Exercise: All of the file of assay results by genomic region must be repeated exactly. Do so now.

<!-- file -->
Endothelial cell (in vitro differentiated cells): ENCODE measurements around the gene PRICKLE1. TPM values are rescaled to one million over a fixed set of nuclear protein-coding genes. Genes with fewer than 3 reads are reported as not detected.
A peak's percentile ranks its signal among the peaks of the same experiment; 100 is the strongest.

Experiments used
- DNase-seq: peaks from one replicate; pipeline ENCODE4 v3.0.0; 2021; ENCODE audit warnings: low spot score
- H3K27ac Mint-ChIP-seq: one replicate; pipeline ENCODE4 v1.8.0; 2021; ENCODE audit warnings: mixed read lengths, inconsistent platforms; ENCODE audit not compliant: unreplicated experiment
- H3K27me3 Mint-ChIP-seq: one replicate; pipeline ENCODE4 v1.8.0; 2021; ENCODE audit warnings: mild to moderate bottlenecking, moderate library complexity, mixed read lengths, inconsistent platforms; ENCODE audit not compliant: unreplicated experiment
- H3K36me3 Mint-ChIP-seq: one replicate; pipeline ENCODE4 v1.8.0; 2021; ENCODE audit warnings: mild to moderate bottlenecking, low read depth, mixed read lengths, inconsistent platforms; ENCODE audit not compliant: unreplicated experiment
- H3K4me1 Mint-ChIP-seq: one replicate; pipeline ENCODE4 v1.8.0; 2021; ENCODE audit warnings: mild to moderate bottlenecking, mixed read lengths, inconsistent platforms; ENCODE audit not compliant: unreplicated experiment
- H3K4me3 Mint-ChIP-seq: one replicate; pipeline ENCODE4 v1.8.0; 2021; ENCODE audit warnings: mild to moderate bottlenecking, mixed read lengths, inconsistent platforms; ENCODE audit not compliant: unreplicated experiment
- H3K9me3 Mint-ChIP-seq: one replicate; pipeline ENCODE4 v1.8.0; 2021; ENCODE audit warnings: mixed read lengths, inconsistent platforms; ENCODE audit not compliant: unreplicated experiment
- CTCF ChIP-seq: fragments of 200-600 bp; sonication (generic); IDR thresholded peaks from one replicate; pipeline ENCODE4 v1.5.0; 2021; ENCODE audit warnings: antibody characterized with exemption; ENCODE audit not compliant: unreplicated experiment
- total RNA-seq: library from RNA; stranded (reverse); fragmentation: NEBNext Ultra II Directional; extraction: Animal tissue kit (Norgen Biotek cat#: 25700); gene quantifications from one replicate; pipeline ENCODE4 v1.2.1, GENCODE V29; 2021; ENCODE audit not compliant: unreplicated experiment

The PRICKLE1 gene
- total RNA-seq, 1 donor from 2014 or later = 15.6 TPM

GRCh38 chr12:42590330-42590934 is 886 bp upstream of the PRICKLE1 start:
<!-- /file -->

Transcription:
Endothelial cell (in vitro differentiated cells): ENCODE measurements around the gene PRICKLE1. TPM values are rescaled to one million over a fixed set of nuclear protein-coding genes. Genes with fewer than 3 reads are reported as not detected.
A peak's percentile ranks its signal among the peaks of the same experiment; 100 is the strongest.

Experiments used
- DNase-seq: peaks from one replicate; pipeline ENCODE4 v3.0.0; 2021; ENCODE audit warnings: low spot score
- H3K27ac Mint-ChIP-seq: one replicate; pipeline ENCODE4 v1.8.0; 2021; ENCODE audit warnings: mixed read lengths, inconsistent platforms; ENCODE audit not compliant: unreplicated experiment
- H3K27me3 Mint-ChIP-seq: one replicate; pipeline ENCODE4 v1.8.0; 2021; ENCODE audit warnings: mild to moderate bottlenecking, moderate library complexity, mixed read lengths, inconsistent platforms; ENCODE audit not compliant: unreplicated experiment
- H3K36me3 Mint-ChIP-seq: one replicate; pipeline ENCODE4 v1.8.0; 2021; ENCODE audit warnings: mild to moderate bottlenecking, low read depth, mixed read lengths, inconsistent platforms; ENCODE audit not compliant: unreplicated experiment
- H3K4me1 Mint-ChIP-seq: one replicate; pipeline ENCODE4 v1.8.0; 2021; ENCODE audit warnings: mild to moderate bottlenecking, mixed read lengths, inconsistent platforms; ENCODE audit not compliant: unreplicated experiment
- H3K4me3 Mint-ChIP-seq: one replicate; pipeline ENCODE4 v1.8.0; 2021; ENCODE audit warnings: mild to moderate bottlenecking, mixed read lengths, inconsistent platforms; ENCODE audit not compliant: unreplicated experiment
- H3K9me3 Mint-ChIP-seq: one replicate; pipeline ENCODE4 v1.8.0; 2021; ENCODE audit warnings: mixed read lengths, inconsistent platforms; ENCODE audit not compliant: unreplicated experiment
- CTCF ChIP-seq: fragments of 200-600 bp; sonication (generic); IDR thresholded peaks from one replicate; pipeline ENCODE4 v1.5.0; 2021; ENCODE audit warnings: antibody characterized with exemption; ENCODE audit not compliant: unreplicated experiment
- total RNA-seq: library from RNA; stranded (reverse); fragmentation: NEBNext Ultra II Directional; extraction: Animal tissue kit (Norgen Biotek cat#: 25700); gene quantifications from one replicate; pipeline ENCODE4 v1.2.1, GENCODE V29; 2021; ENCODE audit not compliant: unreplicated experiment

The PRICKLE1 gene
- total RNA-seq, 1 donor from 2014 or later = 15.6 TPM

GRCh38 chr12:42590330-42590934 is 886 bp upstream of the PRICKLE1 start: